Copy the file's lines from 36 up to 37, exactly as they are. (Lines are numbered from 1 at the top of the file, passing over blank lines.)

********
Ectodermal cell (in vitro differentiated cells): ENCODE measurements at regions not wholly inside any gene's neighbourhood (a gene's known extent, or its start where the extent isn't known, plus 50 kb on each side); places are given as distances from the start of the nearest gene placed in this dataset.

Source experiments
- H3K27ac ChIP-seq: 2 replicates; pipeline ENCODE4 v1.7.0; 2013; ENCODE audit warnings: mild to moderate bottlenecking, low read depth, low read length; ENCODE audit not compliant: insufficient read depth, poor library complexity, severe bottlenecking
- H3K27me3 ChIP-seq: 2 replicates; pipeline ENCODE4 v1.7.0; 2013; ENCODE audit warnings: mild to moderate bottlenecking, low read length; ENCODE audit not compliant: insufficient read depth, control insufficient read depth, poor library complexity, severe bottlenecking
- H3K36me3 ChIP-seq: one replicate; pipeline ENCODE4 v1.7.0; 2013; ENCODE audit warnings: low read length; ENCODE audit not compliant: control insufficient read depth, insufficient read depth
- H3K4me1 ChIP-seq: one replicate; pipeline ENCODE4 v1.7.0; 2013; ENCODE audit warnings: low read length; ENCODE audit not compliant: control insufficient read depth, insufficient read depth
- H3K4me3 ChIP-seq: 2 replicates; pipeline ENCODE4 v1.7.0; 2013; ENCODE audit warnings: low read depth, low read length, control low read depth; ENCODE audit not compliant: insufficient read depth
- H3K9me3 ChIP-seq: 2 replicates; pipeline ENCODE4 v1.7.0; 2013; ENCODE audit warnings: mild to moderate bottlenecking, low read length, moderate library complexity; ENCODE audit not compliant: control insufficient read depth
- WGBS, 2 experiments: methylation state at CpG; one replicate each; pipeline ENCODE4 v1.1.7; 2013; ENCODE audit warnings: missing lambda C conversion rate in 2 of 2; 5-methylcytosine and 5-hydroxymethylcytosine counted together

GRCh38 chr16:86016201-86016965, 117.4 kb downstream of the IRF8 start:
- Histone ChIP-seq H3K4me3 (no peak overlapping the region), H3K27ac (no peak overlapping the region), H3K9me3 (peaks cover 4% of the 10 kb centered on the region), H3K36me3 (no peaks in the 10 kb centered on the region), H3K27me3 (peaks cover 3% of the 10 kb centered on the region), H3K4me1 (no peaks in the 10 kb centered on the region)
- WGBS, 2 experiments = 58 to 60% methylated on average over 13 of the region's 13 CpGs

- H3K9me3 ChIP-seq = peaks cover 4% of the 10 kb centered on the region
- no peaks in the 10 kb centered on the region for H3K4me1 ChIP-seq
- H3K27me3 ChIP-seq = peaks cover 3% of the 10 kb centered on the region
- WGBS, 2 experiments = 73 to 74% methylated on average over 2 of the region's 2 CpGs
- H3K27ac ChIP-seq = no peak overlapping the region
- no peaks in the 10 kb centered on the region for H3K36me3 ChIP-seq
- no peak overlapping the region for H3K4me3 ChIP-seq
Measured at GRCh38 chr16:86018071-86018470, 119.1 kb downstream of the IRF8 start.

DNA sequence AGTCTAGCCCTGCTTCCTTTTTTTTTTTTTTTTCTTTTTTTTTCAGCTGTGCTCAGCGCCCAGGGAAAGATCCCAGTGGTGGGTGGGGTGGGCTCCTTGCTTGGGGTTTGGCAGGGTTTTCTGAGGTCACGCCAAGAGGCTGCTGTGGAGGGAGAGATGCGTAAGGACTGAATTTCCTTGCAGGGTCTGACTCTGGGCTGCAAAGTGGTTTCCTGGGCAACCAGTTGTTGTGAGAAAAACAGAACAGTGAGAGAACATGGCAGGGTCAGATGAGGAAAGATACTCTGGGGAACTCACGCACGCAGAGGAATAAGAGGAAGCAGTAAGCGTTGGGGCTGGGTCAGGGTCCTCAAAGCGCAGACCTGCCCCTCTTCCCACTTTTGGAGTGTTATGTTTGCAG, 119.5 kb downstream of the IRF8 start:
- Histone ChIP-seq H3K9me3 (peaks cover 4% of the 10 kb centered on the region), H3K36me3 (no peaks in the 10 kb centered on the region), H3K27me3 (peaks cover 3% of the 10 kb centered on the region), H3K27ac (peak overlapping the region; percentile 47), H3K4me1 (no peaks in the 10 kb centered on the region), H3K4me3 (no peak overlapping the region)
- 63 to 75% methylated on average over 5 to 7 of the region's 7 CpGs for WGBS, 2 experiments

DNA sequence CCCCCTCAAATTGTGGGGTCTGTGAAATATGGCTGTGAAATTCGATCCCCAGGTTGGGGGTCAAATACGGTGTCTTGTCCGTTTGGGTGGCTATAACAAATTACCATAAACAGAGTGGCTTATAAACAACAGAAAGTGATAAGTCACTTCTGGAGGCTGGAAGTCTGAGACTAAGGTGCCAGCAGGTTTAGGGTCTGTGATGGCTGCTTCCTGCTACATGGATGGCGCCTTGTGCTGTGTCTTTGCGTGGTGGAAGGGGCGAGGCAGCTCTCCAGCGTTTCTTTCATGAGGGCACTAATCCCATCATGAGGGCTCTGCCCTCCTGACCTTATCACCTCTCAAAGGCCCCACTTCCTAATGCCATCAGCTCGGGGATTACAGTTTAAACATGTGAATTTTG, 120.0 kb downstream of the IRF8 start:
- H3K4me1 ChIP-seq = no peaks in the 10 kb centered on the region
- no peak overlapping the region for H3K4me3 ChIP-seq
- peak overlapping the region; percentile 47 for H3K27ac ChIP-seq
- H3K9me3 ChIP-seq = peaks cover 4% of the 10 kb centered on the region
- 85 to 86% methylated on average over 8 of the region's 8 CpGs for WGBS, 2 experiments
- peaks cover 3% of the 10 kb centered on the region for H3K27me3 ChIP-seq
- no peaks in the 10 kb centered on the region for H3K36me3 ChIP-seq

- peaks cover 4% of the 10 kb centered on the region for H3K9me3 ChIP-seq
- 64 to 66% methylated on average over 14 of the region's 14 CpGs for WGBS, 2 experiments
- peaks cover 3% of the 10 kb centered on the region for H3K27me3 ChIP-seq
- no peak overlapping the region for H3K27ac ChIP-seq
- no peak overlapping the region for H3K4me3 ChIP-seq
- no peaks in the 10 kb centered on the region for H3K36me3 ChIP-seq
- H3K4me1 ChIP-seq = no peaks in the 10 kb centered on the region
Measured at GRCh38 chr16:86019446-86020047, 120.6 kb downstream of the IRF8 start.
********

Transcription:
- no peak overlapping the region for H3K4me3 ChIP-seq
- no peaks in the 10 kb centered on the region for H3K36me3 ChIP-seq